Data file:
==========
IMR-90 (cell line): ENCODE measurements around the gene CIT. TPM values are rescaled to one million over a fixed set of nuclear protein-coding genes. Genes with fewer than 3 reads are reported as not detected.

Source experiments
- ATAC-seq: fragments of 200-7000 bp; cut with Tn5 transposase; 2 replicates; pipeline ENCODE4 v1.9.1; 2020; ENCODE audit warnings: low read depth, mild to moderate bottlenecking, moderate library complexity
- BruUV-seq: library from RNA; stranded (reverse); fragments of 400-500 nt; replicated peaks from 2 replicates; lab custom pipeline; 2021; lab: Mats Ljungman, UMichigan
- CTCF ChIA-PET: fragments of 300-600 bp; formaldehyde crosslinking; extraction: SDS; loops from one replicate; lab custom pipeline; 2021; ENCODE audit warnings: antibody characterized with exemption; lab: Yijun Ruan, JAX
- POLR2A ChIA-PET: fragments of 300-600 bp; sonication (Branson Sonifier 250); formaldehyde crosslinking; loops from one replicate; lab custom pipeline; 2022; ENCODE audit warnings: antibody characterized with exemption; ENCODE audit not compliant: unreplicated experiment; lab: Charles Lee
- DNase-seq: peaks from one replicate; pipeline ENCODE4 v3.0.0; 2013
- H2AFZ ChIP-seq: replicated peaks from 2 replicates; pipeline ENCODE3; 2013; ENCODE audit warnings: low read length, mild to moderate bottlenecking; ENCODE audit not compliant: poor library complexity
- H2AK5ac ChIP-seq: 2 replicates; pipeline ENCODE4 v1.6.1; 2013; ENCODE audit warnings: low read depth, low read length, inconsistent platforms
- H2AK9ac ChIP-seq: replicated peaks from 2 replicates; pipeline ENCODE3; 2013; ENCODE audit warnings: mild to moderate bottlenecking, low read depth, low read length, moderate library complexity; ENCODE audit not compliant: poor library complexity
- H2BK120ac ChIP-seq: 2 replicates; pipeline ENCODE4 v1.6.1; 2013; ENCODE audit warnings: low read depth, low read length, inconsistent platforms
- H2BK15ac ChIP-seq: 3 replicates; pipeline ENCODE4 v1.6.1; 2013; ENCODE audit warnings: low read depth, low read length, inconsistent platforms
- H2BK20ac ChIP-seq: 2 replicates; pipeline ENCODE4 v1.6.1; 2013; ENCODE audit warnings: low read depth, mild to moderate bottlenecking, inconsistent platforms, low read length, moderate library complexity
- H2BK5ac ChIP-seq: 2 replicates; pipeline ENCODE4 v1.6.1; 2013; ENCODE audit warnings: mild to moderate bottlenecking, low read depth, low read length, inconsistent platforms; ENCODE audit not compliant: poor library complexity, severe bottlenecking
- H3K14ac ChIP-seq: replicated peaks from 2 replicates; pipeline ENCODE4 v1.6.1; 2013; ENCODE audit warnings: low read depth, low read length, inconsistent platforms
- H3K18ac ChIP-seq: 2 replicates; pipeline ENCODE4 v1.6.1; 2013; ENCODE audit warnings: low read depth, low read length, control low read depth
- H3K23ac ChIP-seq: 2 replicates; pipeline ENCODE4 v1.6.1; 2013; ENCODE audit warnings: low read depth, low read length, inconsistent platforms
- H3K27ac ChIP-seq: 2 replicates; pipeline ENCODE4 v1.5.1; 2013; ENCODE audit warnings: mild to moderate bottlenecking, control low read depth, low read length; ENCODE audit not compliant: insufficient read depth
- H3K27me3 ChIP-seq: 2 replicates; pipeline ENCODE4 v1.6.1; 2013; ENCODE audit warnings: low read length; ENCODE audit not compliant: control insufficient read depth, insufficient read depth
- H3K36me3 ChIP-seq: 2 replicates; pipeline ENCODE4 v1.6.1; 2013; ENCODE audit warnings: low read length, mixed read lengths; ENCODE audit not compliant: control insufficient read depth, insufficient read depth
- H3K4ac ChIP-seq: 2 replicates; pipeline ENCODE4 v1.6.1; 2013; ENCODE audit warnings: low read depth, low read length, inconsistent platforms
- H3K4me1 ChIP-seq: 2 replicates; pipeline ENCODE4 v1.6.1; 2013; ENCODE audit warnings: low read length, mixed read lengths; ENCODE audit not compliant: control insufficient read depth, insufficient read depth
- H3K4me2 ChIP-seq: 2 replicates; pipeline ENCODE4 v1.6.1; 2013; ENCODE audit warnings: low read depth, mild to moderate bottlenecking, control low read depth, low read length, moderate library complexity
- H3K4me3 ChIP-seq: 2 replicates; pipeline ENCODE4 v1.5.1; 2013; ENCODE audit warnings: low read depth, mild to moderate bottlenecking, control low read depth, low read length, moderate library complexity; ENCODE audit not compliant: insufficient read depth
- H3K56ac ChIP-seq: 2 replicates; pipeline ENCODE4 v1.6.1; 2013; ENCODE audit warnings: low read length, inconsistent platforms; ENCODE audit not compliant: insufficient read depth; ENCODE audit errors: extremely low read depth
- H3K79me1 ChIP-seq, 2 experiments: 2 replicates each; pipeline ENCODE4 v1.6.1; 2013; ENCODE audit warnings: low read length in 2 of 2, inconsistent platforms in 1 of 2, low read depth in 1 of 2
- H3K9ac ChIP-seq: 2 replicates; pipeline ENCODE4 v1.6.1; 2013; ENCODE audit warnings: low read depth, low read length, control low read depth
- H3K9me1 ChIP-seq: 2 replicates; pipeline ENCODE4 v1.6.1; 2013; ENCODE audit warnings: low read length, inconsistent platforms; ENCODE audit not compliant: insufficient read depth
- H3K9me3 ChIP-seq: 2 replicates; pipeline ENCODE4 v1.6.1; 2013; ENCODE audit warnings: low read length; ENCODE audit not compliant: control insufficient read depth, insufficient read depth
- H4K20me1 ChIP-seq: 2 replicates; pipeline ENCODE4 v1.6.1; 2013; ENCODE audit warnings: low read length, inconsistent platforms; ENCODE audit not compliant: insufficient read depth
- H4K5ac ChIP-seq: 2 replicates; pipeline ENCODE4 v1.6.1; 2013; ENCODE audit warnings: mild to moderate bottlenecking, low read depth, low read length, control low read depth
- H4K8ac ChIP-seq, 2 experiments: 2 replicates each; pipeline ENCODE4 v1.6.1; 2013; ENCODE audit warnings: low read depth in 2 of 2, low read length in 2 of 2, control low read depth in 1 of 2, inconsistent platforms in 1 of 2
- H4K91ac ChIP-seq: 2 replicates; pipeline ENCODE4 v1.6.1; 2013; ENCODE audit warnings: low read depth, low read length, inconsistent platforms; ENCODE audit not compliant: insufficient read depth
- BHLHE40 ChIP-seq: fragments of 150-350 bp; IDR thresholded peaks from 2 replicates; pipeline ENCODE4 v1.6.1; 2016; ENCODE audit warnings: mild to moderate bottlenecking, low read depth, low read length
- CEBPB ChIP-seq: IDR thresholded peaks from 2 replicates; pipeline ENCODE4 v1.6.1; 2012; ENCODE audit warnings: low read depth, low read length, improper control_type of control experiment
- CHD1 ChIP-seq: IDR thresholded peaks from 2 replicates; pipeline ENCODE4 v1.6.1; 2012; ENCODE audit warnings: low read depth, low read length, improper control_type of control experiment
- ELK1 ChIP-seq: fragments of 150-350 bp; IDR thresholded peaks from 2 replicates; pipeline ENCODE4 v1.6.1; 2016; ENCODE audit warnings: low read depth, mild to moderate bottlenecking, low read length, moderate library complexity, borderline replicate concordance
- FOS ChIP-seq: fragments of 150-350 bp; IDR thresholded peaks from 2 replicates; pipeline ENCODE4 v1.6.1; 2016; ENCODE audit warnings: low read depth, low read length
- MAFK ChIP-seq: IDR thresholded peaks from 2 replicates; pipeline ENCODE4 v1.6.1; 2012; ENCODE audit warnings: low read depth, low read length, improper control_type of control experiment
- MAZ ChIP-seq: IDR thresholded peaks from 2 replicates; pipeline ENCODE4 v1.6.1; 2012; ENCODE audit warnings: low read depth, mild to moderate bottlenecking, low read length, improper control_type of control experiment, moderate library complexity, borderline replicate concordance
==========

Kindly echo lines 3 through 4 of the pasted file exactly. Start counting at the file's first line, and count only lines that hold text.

- ATAC-seq: fragments of 200-7000 bp; cut with Tn5 transposase; 2 replicates; pipeline ENCODE4 v1.9.1; 2020; ENCODE audit warnings: low read depth, mild to moderate bottlenecking, moderate library complexity
- BruUV-seq: library from RNA; stranded (reverse); fragments of 400-500 nt; replicated peaks from 2 replicates; lab custom pipeline; 2021; lab: Mats Ljungman, UMichigan